For the most part, their pledges aren't philanthropy.
Apple is lending the state up to $1bn to help finance affordable housing projects and providing $1bn to California's first-time homebuyer fund.
Google and Facebook also plan to invest hundreds of millions in new housing. Land owned by the tech companies that will be made available for housing construction accounts for another major part of the commitments - a full $750m worth in Google's case.
Such large promises are "unprecedented", but a lack of detail makes them hard to evaluate, says Carol Galante, director of the Terner Center for Housing Innovation at the University of California, Berkeley.
"It's in their self-interest but it's also obviously in the community's interest."
'A drop in the bucket'
Facebook and Google have each said their plans should produce about 20,000 new housing units, some of which will be offered at below market rates. Apple has not provided an estimate for its total commitment, but expects to build about 3,600 new affordable units on its land.
But California State Senator Scott Wiener, whose district includes San Francisco, says the plans represent "a drop in the bucket" compared to the money and policy changes needed.
"I'm glad that Apple, Facebook, Google are doing this, but I think we also have to be crystal clear that this is not going to solve the problem."
Between 2012 and 2017, San Francisco added fewer than 21,000 new housing units, while the population grew by more than 58,000 and the number of jobs jumped by 130,000.
Senator Wiener blames policies that hamper development - like rules that limit the height of buildings - for much of the growing gap between supply and demand.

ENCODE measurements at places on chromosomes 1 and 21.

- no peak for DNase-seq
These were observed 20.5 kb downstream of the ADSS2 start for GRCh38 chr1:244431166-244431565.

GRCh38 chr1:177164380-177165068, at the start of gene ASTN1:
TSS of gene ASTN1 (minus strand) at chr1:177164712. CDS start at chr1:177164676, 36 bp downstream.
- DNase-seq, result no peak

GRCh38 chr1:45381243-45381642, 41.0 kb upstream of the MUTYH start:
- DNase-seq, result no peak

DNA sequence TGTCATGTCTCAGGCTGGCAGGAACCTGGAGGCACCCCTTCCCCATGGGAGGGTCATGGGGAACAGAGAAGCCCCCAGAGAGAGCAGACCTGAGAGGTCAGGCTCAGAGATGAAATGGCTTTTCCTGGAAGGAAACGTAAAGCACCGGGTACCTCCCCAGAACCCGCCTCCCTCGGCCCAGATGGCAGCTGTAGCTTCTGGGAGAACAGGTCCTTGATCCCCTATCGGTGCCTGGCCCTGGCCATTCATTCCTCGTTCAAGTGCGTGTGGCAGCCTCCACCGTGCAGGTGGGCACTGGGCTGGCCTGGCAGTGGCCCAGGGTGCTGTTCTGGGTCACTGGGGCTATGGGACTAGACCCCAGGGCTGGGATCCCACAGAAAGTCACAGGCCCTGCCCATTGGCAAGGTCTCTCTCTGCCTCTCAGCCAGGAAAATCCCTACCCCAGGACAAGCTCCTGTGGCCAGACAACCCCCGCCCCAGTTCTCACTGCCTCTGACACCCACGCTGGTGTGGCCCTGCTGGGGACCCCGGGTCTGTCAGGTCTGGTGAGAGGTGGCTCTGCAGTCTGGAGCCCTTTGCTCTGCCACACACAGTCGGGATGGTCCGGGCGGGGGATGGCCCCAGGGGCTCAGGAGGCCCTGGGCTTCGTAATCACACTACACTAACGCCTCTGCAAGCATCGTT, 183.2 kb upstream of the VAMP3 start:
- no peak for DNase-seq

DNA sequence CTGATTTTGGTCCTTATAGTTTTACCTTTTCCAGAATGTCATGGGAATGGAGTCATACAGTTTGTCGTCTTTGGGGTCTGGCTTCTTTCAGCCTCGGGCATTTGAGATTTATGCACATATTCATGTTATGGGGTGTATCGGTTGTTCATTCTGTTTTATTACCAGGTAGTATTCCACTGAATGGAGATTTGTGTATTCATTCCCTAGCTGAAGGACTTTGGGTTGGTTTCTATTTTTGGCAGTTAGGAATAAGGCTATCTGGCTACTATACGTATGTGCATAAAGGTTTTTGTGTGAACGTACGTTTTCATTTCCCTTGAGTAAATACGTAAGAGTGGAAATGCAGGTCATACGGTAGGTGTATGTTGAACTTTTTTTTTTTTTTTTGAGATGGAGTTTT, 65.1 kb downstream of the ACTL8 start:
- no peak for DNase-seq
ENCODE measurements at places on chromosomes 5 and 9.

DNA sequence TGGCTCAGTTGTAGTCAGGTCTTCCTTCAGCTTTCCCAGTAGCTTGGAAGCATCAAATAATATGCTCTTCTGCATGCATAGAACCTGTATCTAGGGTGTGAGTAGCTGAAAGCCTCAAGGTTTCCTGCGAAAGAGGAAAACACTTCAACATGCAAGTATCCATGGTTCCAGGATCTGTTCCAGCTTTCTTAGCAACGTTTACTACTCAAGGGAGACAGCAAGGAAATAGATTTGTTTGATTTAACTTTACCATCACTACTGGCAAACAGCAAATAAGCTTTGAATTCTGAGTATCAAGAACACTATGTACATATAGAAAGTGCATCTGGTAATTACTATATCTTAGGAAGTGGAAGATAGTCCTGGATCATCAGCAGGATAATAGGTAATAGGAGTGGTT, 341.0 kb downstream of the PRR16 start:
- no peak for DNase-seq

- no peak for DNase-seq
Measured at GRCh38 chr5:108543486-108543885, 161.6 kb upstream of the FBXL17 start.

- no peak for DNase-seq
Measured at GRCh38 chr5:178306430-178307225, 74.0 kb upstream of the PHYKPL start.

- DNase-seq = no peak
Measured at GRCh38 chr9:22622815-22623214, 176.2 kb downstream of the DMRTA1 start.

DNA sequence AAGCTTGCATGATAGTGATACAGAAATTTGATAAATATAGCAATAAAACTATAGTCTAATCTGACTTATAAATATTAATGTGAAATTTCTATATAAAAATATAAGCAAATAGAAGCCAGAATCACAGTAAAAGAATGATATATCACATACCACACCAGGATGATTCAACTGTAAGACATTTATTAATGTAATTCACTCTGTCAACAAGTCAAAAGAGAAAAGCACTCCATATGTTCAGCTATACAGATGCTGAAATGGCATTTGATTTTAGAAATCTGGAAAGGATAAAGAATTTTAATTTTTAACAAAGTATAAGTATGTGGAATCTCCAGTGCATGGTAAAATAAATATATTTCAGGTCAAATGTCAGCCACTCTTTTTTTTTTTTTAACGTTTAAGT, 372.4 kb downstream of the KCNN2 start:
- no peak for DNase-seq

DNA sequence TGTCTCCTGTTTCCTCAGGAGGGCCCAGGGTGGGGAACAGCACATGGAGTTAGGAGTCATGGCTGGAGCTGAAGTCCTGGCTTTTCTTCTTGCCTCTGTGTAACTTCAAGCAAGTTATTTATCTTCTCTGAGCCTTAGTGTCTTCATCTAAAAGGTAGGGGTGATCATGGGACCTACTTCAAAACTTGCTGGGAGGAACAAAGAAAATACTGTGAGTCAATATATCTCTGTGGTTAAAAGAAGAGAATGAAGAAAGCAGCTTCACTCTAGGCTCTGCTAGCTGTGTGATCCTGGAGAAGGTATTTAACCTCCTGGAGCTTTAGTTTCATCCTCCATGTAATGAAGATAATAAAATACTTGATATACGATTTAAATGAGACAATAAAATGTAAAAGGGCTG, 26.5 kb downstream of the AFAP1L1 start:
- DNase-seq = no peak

"The problem is not that we have job growth," he says. "The problem is we didn't plan for it."
'Chipping around the edges'
But Peter Cohen, from the Council of Community Housing Organisations, says it's "simplistic" to rely on increased supply to solve the crisis.
New construction is often designed for the tech industry's upper crust, even though many of the new jobs are lower-wage ones such as cooks and drivers, he says.
He says the tech industry's announcements seem in part like a "branding" effort to pre-empt new policies, such as higher taxes.
"We've got to have stable and significant sources of funding," he says. "Otherwise we're just chipping around the edges."
Mr Sultan, the teacher, says he welcomes the plans for more housing - especially if it's close to company campuses. Expansion in other regions such as Texas - where Apple has announced a new base - make him even more excited.
"The big issue for me is, why does the tech industry have to be housed in San Francisco," he says. "Why can't they disperse throughout the country?"
But the broad trends seen in his home city - rising housing costs, slow construction, and declining homeownership, especially among younger families - are happening across the US, especially in areas where tech companies are expanding.
And as people and companies leave the Bay Area, they add to housing strains in suburbs and other cities, pushing the poorest further away from the jobs they need.
"We've got this kind of rolling musical chairs that's going on," Ms Galante says. And those with the least, she warns, are "losing".